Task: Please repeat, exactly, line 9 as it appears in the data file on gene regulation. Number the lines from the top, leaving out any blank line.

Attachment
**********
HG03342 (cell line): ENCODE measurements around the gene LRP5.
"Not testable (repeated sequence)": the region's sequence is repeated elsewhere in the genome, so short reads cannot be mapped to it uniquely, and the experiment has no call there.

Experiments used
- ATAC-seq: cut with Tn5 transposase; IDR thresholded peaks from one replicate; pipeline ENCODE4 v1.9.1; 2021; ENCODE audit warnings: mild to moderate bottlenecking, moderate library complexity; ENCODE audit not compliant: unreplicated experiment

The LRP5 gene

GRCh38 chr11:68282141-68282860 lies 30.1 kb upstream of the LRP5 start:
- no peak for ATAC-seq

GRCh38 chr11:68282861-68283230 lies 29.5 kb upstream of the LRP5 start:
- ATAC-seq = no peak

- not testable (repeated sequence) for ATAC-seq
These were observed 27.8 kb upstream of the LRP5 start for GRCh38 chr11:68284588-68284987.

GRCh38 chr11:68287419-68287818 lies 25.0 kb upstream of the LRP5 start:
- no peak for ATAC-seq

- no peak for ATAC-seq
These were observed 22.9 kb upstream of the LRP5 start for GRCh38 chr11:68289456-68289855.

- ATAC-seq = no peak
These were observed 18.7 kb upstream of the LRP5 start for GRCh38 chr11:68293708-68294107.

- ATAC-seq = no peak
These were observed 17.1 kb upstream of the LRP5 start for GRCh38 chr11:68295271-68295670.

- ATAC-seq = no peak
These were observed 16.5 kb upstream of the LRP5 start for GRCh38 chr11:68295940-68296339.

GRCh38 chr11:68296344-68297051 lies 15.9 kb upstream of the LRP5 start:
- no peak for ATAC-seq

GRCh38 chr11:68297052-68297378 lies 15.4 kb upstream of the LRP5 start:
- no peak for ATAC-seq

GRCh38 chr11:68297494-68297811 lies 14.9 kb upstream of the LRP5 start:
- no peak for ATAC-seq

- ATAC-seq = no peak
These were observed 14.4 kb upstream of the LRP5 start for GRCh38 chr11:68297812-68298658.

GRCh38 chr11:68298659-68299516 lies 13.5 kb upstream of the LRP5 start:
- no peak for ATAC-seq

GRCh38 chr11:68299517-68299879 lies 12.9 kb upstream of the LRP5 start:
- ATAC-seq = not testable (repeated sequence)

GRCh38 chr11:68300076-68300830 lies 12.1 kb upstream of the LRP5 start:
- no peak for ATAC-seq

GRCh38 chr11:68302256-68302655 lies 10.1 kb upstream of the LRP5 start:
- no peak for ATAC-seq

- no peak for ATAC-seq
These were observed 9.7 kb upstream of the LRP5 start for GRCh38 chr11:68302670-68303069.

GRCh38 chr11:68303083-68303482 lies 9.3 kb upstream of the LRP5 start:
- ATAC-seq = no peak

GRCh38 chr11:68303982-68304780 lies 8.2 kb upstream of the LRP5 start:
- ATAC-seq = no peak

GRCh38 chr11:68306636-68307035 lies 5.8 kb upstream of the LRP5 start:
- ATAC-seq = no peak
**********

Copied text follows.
- ATAC-seq = no peak